The plants had "escaped" the Texas Tomato Cages and were sprawling
everywhere. Without the support of the Texas Tomato Cages, I know that eventually the stems would collapse from the weight of the Cherry Tomatoes and fall to the ground.
This would create an even bigger mess.
The picture on the right shows a Sun Sugar Cherry Tomato plant spreading past the Texas Tomato Cage and hanging over the side of the Raised Bed.
This picture shows a close-up of the same Sun Sugar plant. You can see the stem almost touching the ground.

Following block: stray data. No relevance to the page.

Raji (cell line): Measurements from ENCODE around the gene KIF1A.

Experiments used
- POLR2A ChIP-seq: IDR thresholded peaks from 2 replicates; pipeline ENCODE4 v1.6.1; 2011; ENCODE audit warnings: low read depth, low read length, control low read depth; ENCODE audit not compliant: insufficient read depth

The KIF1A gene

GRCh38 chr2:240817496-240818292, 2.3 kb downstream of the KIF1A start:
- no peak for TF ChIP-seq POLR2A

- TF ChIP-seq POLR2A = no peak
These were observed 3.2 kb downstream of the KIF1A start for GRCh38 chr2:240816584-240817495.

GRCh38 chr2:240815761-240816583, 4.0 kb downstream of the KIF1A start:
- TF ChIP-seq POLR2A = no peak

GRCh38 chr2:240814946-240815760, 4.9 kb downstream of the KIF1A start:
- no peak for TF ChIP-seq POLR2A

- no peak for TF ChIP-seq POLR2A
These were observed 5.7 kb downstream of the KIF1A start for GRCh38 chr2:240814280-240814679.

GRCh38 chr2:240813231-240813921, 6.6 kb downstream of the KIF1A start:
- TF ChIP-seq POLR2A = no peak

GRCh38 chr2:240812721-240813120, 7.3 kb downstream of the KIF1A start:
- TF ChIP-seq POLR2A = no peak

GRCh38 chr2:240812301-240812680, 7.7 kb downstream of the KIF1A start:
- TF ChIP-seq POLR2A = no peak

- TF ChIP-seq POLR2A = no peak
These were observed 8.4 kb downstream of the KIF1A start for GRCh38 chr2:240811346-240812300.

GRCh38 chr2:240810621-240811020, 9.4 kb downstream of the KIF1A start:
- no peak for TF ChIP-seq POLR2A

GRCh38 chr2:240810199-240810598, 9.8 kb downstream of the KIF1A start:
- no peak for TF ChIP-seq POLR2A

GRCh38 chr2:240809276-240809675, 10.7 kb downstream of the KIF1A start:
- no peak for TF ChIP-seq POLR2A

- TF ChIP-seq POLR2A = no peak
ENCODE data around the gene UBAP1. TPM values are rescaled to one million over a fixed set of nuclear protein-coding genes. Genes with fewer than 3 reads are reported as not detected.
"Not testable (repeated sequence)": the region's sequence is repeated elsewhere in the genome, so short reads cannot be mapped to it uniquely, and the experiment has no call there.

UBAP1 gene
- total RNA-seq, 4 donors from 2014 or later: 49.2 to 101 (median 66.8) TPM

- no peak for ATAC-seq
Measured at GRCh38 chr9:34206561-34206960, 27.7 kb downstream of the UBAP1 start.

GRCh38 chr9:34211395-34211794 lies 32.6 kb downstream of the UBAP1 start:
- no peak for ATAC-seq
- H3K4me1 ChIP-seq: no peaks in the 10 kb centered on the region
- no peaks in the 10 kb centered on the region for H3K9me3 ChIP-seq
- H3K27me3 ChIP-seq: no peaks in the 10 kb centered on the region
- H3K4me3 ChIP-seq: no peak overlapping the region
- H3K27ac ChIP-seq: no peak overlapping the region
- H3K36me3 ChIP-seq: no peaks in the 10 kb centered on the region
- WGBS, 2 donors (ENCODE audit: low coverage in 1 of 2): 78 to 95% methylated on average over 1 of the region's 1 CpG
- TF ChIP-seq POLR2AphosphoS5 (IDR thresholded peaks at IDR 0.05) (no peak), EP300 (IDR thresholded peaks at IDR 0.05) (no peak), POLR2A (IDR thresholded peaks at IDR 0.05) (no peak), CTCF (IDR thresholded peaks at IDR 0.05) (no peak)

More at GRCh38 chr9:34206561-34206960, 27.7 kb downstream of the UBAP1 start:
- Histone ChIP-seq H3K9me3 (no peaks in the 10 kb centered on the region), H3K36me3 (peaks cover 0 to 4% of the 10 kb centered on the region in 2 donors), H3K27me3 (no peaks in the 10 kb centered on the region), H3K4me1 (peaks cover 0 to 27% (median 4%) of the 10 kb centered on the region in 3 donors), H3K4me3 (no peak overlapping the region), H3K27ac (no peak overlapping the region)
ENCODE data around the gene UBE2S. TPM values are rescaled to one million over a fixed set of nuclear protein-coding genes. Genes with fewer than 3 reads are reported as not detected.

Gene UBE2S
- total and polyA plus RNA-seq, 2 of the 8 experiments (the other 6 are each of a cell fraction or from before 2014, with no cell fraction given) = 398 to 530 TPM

The picture on the right shows how far out the stems of the Cherry Tomato plant stick out from the Texas Tomato Cage. This stem would have definitely collapse if I did not prune it off.
I soaked the pruning shears in a mixture of Listerine and water for an hour to sterilize it. After every cut, I dipped the shears into the liquid mixture so that I do not transfer any disease from one Cherry Tomato plant to another.
When I was done pruning the Sun Sugar Cherry Tomato plant, I found a couple of ripe Cherry Tomatoes. They were hidden by all of the foilage .
There are a lot of green Cherry Tomatoes, but these are my first ripe Cherry Tomatoes this season.
This is the earliest that I have ever had Cherry Tomatoes. Last year I did not have any ripe Cherry Tomatoes until late June.